I didn’t want to answer the call to serve as Moderator until I had experienced a range of life in our church: remote, urban, rural, traditional, and out-of-the-box. I wanted to “get it”, to live deeply in ministry in a variety of communities. Now I can speak as Moderator with integrity. I am prepared to offer the spiritual leadership that quickens the heart with an awareness of the Divine, that quickens the mind with an openness to curious and constructive thought, and that quickens the community with a desire to draw closer rather than to divide.
Showing up is an essential part of the Moderator’s work. I appreciated it when Moderators showed up where I was: Robert McClure at a dinner table when I was a child, for instance, and Sang Chul Lee at a children’s camp I led in northern New Brunswick. That relational part of the office is exhibited faith. It is sacred – even Trinitarian – in nature. That means a great deal of time being out in the denomination, not tucked in the denominational cubicles.
4. Recognizing our ecumenical connections, how would you help the U.C.C. become more welcoming of those who hold a more orthodox or Christ-centred theology?
I have loved my time with the World Communion of Reformed Churches and the World Council of Churches: international conversation keeps us aware of our neighbours. The conferences and studies I have undertaken give me opportunities to meet ministry people from a wide variety of theological perspectives in the US and the global churches, some of which are vastly different from any United Church expression. I have enjoyed my local ecumenical lunch gatherings too: because we get to know one another’s perspectives we can stand together as protection around a mosque in Edmonton or lead a memorial service for a city’s grief after murders in Yellowknife.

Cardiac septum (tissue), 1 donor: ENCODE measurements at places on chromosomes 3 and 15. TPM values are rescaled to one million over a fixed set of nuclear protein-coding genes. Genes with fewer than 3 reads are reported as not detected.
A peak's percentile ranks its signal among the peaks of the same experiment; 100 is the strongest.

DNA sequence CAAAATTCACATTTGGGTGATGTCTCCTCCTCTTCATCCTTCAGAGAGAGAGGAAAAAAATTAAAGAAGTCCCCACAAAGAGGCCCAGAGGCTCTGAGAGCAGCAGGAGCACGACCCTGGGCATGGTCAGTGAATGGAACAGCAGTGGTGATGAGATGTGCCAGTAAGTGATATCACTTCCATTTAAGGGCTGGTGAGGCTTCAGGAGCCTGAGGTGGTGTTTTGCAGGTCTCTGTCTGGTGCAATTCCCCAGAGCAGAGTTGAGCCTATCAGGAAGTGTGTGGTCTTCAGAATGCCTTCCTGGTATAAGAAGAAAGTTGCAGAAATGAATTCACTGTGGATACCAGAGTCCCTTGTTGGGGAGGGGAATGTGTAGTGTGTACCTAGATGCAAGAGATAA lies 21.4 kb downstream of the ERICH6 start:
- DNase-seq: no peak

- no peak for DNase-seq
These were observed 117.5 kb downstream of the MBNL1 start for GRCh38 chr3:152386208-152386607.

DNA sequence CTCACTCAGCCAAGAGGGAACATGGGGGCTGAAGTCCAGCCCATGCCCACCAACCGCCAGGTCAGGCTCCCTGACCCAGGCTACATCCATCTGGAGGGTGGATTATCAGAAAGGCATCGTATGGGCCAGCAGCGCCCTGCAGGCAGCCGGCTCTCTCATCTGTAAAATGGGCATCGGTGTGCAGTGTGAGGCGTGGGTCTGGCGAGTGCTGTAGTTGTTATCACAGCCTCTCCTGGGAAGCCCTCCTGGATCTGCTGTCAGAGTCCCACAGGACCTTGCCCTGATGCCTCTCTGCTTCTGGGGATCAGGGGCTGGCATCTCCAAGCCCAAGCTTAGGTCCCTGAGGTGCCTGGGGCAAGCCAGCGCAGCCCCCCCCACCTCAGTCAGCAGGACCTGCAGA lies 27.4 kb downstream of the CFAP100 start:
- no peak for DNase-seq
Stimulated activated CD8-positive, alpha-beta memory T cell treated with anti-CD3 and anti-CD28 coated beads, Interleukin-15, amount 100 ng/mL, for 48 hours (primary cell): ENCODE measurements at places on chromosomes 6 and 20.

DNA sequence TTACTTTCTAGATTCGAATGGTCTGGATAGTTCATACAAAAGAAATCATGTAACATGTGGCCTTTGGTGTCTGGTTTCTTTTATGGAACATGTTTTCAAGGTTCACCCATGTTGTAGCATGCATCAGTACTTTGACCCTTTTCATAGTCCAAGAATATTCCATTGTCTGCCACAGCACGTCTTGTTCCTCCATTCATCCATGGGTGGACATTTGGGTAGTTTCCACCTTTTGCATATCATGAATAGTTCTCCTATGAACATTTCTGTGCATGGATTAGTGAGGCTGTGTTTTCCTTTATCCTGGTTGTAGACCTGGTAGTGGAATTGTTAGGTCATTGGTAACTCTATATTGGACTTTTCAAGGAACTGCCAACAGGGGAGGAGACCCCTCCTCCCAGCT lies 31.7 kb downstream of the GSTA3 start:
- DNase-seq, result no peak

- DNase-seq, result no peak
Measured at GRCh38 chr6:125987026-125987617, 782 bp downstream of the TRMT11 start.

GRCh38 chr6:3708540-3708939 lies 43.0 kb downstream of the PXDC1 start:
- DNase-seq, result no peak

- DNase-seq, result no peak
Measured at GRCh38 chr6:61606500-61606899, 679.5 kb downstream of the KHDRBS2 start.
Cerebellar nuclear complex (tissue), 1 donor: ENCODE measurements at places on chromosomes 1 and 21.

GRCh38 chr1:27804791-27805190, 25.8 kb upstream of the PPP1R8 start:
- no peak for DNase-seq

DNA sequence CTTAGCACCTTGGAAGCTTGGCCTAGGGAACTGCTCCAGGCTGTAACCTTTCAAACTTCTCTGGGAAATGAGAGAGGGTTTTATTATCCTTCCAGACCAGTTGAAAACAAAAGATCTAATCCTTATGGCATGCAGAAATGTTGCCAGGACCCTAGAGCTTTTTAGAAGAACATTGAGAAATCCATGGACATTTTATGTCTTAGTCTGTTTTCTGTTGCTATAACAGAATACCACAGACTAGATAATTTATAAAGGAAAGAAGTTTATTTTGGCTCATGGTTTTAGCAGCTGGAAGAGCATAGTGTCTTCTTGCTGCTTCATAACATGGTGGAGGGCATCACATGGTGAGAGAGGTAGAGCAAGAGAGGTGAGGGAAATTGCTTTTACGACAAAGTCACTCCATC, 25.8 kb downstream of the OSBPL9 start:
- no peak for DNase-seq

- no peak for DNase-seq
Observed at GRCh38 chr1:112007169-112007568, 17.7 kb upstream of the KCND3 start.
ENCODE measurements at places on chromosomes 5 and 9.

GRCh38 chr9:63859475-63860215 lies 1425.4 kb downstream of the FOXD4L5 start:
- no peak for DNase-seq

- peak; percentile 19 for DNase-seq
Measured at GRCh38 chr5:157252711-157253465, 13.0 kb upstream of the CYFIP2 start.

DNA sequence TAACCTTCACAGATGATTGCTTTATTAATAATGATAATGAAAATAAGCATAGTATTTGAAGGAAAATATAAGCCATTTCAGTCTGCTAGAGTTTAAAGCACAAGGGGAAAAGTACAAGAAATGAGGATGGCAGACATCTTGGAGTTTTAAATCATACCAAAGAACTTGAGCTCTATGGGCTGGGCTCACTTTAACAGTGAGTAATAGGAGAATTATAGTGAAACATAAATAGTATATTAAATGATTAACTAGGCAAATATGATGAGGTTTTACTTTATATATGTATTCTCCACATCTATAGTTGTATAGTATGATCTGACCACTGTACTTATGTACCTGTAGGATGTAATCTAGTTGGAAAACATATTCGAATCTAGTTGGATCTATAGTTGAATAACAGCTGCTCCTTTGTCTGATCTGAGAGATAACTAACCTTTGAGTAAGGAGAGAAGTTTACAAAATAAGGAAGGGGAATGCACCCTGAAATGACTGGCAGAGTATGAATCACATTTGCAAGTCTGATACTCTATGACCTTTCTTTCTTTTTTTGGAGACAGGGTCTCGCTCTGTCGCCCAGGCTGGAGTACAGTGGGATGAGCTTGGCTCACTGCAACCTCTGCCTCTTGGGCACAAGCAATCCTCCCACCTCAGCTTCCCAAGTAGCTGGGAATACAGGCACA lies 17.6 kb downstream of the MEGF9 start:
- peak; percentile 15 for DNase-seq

I see our denomination welcoming a variety of ministry personnel from international partners; many do speak sturdily about Christ. We thrive and deepen when we talk about our various understandings of liturgy, prayer, practice, and faith. I know that the United Church enjoys robust whole-hearted theological conversations – we have discovered that over and again; for instance in consultations on hymn books, A Song of Faith, and subordinate standards. The benefits of these conversations are deeper understandings and honest relationships.
We need to get over our anxieties about theological difference. We need to move out of our echo chambers and look instead at respect for the imagination of our minds. I had a Louisville Institute grant to look at United Church understandings of the Trinity and you welcomed me to observe and participate and worship with you. I was very happy to attend Cruxifusion at your invitation, and interested to hear expressions of a more evangelical style than I heard in other places during my travels across the denomination.
5. How can we pray for you and what is your prayer for the Church?
Thank you. I’d appreciate prayers for clarity, that others’ anxiety won’t cloud my sense of call but rather inform the work before me. A prayer I offer for the Church is that we trust in the grace of God.